This paper was originally published as The Strategy of Running Temporary Projects, Innovation, 1971. Although published over thirty years ago, we believe that its perceptive insights are just as valid today.

Thanks to Bob Youker, World Bank (Retired), for bringing this paper to our attention. The paper has since been edited for web presentation, Editor

Copyright: Lawrence Bennigson, MA, 02108. Email: lbennigson@hbs.ed.

Published here August 2004.

Introduction | Background | Managing the Project
Strategic Design of a Comprehensive Project Management System (CPMS)  
Important Areas to Consider | Standard Success Criteria
The System Can Be Evaluated Separately from the Task | End Game
Editor's Footnote  | PART 2

Strategic Design of a Comprehensive Project Management System (CPMS)

If, as you read these words, you think "That sounds obvious", let me assure you that in my experience it is nevertheless not the approach that is usually followed. All too often, projects encounter unnecessary difficulty because they don't meet strategic needs. The tactical orientation of most project managers is probably due to the very nature of one-time projects, which typically have limited objectives that must be met through a series of individual steps. It is not too surprising that a comprehensive viewpoint embodying all the surrounding factors, both temporary and permanent, is so rarely taken.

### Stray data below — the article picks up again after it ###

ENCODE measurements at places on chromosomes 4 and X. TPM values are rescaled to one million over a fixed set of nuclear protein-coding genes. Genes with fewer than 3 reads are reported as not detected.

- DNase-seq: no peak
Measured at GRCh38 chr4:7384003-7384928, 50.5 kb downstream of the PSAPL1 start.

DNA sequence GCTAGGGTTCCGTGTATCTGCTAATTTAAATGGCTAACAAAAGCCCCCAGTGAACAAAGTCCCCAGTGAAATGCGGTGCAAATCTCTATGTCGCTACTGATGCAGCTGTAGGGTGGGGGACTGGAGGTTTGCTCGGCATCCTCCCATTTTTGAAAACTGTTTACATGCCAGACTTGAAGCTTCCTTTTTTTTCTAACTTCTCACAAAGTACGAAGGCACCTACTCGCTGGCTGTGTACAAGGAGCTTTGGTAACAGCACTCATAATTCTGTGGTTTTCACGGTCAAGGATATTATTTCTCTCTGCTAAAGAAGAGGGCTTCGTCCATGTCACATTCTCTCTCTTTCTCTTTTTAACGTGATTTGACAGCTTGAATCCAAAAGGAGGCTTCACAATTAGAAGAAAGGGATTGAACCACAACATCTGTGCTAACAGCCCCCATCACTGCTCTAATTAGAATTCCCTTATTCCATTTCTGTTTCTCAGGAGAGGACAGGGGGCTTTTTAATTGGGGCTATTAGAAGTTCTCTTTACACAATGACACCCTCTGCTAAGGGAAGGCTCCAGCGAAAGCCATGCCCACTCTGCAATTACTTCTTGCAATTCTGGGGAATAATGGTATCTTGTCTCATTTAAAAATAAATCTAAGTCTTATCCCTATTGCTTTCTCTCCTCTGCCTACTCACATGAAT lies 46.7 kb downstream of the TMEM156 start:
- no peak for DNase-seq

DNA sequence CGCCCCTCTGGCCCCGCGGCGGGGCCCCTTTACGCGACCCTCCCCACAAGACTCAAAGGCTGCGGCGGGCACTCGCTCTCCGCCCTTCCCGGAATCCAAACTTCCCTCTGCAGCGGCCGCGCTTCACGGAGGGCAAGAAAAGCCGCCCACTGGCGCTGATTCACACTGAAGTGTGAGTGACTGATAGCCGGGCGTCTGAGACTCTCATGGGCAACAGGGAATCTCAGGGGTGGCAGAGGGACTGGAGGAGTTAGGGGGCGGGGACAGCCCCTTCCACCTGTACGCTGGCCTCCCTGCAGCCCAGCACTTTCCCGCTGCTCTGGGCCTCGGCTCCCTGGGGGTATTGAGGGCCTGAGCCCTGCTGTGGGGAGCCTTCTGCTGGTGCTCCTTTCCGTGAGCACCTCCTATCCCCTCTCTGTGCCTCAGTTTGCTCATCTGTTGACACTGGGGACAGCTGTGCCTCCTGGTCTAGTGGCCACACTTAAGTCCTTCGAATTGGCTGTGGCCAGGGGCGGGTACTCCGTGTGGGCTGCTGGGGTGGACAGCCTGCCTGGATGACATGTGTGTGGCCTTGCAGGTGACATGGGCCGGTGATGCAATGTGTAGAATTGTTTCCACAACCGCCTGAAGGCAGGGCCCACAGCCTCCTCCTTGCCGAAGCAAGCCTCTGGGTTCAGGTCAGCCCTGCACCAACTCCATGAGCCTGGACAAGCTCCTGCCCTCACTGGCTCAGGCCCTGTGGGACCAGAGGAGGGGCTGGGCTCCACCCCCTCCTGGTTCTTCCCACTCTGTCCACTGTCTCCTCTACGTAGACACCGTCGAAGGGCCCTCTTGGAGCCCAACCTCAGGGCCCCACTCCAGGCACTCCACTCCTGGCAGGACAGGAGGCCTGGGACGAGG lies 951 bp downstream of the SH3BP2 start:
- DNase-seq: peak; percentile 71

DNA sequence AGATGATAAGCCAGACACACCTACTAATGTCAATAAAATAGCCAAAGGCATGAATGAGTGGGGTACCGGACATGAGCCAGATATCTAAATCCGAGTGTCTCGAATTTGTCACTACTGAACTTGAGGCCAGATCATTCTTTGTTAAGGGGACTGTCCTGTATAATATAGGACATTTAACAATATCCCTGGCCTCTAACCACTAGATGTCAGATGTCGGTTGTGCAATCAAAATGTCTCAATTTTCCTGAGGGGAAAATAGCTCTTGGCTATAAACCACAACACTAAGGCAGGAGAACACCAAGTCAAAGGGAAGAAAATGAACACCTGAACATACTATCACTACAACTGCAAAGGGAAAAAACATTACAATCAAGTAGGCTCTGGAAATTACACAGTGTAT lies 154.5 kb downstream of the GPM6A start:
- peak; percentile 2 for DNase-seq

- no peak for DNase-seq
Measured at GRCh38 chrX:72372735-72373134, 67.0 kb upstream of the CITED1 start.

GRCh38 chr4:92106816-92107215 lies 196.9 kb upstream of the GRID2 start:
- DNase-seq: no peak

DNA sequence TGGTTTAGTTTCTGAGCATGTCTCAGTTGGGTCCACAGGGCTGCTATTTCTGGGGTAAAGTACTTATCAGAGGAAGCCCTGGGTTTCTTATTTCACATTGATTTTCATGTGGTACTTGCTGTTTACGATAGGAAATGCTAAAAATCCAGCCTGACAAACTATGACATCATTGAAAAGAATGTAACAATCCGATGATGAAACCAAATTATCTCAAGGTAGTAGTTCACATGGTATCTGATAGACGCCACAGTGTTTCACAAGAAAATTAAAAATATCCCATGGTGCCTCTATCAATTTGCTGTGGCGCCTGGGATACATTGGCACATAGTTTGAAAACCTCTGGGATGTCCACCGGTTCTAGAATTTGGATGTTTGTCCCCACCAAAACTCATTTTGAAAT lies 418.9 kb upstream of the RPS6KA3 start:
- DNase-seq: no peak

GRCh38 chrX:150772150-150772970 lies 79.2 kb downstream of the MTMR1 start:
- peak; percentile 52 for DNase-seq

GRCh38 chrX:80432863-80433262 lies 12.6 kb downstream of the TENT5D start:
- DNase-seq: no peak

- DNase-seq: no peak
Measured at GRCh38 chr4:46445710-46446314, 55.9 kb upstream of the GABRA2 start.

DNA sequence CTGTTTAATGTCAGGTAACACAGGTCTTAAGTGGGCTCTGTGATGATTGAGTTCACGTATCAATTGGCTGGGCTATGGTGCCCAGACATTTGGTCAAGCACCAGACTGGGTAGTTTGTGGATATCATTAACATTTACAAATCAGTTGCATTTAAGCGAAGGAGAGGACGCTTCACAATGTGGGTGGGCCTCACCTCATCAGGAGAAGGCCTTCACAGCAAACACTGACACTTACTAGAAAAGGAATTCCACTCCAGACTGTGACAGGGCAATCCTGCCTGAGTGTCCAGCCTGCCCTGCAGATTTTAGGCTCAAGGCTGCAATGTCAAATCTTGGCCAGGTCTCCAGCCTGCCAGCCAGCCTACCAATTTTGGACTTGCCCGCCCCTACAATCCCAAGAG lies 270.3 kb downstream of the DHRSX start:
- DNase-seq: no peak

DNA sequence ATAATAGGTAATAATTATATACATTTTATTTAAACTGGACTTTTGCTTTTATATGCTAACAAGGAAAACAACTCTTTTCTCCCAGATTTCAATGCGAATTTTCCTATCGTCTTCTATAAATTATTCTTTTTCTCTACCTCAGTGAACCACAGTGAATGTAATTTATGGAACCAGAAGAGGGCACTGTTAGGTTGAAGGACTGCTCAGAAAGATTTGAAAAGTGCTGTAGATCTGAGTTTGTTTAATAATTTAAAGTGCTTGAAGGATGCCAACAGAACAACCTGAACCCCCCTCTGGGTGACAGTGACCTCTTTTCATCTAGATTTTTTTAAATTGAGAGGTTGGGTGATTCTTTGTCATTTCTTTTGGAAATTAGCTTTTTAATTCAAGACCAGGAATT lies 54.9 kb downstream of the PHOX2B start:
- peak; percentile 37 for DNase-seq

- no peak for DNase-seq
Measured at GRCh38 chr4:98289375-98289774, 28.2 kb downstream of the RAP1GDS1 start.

The task orientation of project management, focusing on bite-sized achievable objectives, has been a traditional strength. The problem is, this orientation increases the difficulty of designing project management systems strategically.

I find that a strategic approach to CPMS design helps ensure that important constraints, goals, and needs will not be overlooked. This approach has proven useful in predicting and explaining the performance of many projects I have investigated over the last several years and has been helpful in guiding the design of project management systems.

The important areas to consider are:

  1. Project management system decision making
  2. The general environment
  3. The parent organization environment
  4. The customer environment
  5. The task
  6. Criteria for project and CPMS success

I will consider each of these in turn.

Managing the Project  Managing the Project

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